John Hubbard: American television and film actor (1914 - 1988) | Biography
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John Hubbard
American television and film actor

John Hubbard

John Hubbard
The basics

Quick Facts

Intro American television and film actor
Was Actor Television actor
From United States of America
Field Film, TV, Stage & Radio
Gender male
Birth 14 April 1914, East Chicago, Lake County, Indiana, USA
Death 6 November 1988, Camarillo, Ventura County, California, USA (aged 74 years)
Star sign Aries
The details (from wikipedia)


John Hubbard (April 14, 1914 – November 6, 1988) was an American television and film actor.


Born in East Chicago, Indiana, Hubbard took acting lessons as a teen at the Goodman Theatre in Chicago, where he attracted attention and movie offers. He was signed by Paramount in 1937 as "Jack" Hubbard, but his contract was sold to MGM a year later. MGM changed his professional name to Anthony Allen and cast him in modest feature films and short subjects for one year.

In 1939 producer Hal Roach signed John Hubbard (under his given name) as one of five promising young actors with "star" potential (the other four were Lon Chaney, Jr., Victor Mature, Carole Landis, and William Bendix). Roach saw something in Hubbard, whose handsome features lent themselves to romantic roles while his dialogue skills allowed him to play farce comedy. Hubbard was showcased in The Housekeeper's Daughter (1939) and Turnabout (1940), but when Roach abandoned full-length features for shorter featurettes, Hubbard found roles elsewhere.

During World War II Hubbard was busily engaged as a "male lead for hire" at several studios, substituting for established male stars who had joined the armed forces. With no single studio guiding his career, Hubbard never advanced to important roles in major productions, and wound up in routine juvenile roles in romances, mysteries, and musical comedies. Hubbard himself joined the military in 1944, and resumed his movie career in 1947 at smaller, independent studios.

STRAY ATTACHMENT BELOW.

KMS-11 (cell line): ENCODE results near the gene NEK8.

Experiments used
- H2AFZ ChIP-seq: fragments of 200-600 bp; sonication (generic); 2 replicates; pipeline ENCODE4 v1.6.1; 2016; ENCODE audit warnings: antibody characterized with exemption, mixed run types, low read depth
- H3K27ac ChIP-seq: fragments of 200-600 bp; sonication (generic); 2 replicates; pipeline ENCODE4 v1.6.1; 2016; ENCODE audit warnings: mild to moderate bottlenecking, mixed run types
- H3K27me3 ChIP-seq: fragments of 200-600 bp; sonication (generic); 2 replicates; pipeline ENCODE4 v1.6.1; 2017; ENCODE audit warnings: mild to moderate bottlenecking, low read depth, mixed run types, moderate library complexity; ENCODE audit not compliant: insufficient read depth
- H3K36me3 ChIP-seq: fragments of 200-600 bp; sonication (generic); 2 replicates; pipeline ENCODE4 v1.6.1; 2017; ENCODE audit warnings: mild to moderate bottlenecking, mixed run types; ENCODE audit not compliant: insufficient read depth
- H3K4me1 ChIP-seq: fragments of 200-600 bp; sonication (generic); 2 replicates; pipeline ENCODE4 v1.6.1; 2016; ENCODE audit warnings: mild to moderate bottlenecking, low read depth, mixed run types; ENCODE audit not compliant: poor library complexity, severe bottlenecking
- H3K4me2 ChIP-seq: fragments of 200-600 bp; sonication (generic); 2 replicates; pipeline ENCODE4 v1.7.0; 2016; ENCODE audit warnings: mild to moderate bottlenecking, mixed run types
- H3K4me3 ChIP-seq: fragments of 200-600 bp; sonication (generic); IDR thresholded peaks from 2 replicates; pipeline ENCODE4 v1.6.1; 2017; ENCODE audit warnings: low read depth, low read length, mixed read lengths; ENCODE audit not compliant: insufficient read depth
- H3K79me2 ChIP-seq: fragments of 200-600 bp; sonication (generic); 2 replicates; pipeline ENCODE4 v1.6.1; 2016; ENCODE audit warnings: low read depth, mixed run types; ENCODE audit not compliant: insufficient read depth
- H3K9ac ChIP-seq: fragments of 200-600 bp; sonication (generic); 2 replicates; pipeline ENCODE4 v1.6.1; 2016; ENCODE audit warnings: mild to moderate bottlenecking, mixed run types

Hubbard found additional opportunities in the new field of television, as a supporting actor. He played "Brown" in The Mickey Rooney Show (12 episodes), "Bill Bronson" in My Little Margie (four episodes), "Col. U. Charles Barker" in the military comedy Don't Call Me Charlie (18 episodes) and "Ted Gaynor" in Family Affair (eight episodes), but most of his television assignments were single appearances in popular network series like Perry Mason, The Green Hornet, and Adam-12. He was frequently cast by Warner Bros. for its roster of series (Maverick, Hawaiian Eye, 77 Sunset Strip, Lawman, Cheyenne, and Surfside 6). His role in the 1958 Maverick episode entitled "Escape to Tampico" was shot on the set of Casablanca featuring Gerald Mohr as a saloon-owning variation of Humphrey Bogart's original character. Hubbard portrays a ladies' man sent on a wild goose chase by series lead James Garner.

Other media

In 1951 Hubbard starred on stage with Mary Brian in a comedy, Mary Had a Little, in Melbourne, Australia. Hubbard also worked in network radio, replacing Robert North as Alice Faye's brother Willy starting in the 1953-54 season of The Phil Harris-Alice Faye Show.

Between acting roles, Hubbard worked as an automobile salesman and the manager of a restaurant. He retired from acting in 1974 after a character role in Herbie Rides Again, although he made one more appearance in a television movie in 1980.

Personal life and death

Hubbard was married to his high school sweetheart, Lois, for nearly 50 years. The couple had three children together, Lois, Jane, and John. On November 6, 1988, Hubbard died at the age of 74 in a convalescent home in Camarillo, California.

The contents of this page are sourced from Wikipedia article on 30 Apr 2020. The contents are available under the CC BY-SA 4.0 license.
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